I’m also reading at Story Shop at the Edinburgh International Book Festival – at a free event on the 15th of August, 4pm in the Speigeltent (that’s the famously atmospheric wood-and-stained-glass tent). Copies of the book will also be on sale in the onsite bookshop, where I will be milling around after the event, probably contemplating spending too much money altogether on books.

 

More news – Vol. 1 Brooklyn lists On the Edges of Vision in its August preview. I’m honoured to be in excellent company there, so have a look (always the siren song of books).

 

Almost had enough of puffing myself up, but one final thing – the Kickstarter has eleven days to go, and if you’d like to get access to the tour blog, you can donate just £1 and I’ll send you the password once it’s live. It’s a little special I’m running, mostly in order to share the blog with more people, somewhat to do with the amount of coffee I may need  to furnish my days while on tour.

 

Thank you for all the support and good wishes and donations. August is set to be a busy, head-spinning month. All my best, and hope to keep you updated without flooding you with too much of myself (and not enough pictures of wildness and waves and so on)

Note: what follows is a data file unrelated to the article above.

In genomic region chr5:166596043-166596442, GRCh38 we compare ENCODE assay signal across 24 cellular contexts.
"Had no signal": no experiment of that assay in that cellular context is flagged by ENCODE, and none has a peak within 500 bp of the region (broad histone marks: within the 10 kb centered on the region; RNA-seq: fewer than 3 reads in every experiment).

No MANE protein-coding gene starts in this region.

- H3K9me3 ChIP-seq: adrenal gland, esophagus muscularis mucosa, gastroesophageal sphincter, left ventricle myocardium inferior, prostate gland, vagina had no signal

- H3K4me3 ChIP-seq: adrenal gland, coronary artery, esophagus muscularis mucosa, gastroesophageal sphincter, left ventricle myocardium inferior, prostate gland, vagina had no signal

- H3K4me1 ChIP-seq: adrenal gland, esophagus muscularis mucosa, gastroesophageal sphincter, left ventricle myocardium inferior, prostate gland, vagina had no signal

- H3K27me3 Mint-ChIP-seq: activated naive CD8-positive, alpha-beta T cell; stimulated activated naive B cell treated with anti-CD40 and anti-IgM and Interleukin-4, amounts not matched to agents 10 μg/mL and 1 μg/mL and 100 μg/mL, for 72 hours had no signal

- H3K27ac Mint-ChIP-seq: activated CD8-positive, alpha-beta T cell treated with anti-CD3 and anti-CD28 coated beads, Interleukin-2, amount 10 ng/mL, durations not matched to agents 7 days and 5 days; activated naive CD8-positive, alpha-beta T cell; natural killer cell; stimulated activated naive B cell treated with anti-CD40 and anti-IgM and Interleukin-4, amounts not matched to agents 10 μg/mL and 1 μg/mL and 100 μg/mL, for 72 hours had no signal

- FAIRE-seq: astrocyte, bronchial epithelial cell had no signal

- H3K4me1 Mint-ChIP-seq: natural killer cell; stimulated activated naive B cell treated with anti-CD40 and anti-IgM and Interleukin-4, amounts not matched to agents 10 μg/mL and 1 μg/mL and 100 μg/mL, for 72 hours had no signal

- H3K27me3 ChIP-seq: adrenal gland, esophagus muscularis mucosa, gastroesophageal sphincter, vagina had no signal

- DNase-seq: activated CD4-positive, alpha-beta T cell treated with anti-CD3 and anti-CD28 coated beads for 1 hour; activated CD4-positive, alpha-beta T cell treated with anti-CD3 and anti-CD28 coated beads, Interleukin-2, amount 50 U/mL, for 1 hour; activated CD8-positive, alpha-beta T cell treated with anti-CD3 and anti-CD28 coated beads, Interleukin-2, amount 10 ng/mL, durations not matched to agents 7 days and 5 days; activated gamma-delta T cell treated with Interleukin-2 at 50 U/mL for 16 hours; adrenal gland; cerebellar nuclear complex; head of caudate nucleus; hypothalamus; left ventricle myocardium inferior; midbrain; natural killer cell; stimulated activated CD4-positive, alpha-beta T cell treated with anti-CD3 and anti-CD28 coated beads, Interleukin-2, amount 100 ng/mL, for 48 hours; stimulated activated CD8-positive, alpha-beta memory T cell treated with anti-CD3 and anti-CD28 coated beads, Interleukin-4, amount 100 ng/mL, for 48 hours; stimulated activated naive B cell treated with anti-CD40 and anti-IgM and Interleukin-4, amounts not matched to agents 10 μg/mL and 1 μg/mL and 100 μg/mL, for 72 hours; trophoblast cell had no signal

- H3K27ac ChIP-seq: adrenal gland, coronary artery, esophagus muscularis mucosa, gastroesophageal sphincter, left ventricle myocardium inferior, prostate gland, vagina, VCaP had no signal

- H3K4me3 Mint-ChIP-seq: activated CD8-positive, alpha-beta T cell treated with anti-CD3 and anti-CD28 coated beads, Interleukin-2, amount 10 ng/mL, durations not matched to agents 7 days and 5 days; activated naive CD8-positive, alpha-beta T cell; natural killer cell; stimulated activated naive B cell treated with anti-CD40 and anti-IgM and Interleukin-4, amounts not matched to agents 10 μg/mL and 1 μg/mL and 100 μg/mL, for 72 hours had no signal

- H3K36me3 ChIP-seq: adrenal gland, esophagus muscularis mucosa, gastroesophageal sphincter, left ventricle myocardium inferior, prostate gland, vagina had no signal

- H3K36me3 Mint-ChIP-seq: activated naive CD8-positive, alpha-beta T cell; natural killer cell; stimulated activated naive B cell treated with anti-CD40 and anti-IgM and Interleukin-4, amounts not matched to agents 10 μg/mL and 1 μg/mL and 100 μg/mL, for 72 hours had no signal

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Patience 2

It only takes a little while sometimes for a mood to turn, for the puddles to start drying up (today I saw that before my eyes, steam curling off just-soaked pavements).

 

In the last few days, while writing and not writing, I have:

 

received a video of a beloved writer reading her work out to me, from her lovely garden, with light everywhere.

 

and very shortly afterwards –

 

received word that I will be reading stories from On the Edges of Vision at the Edinburgh International Book Festival in August, as part of an emerging writers’ series. A dream.